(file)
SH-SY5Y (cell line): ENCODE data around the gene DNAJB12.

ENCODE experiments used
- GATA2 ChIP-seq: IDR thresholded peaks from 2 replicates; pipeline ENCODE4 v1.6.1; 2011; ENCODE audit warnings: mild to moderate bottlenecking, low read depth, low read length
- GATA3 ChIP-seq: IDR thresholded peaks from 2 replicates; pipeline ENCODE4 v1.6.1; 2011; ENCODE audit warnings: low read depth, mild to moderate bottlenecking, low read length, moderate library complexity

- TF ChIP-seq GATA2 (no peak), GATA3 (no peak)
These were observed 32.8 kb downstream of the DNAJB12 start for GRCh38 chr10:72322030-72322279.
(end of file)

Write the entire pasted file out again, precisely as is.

SH-SY5Y (cell line): ENCODE data around the gene DNAJB12.

ENCODE experiments used
- GATA2 ChIP-seq: IDR thresholded peaks from 2 replicates; pipeline ENCODE4 v1.6.1; 2011; ENCODE audit warnings: mild to moderate bottlenecking, low read depth, low read length
- GATA3 ChIP-seq: IDR thresholded peaks from 2 replicates; pipeline ENCODE4 v1.6.1; 2011; ENCODE audit warnings: low read depth, mild to moderate bottlenecking, low read length, moderate library complexity

- TF ChIP-seq GATA2 (no peak), GATA3 (no peak)
These were observed 32.8 kb downstream of the DNAJB12 start for GRCh38 chr10:72322030-72322279.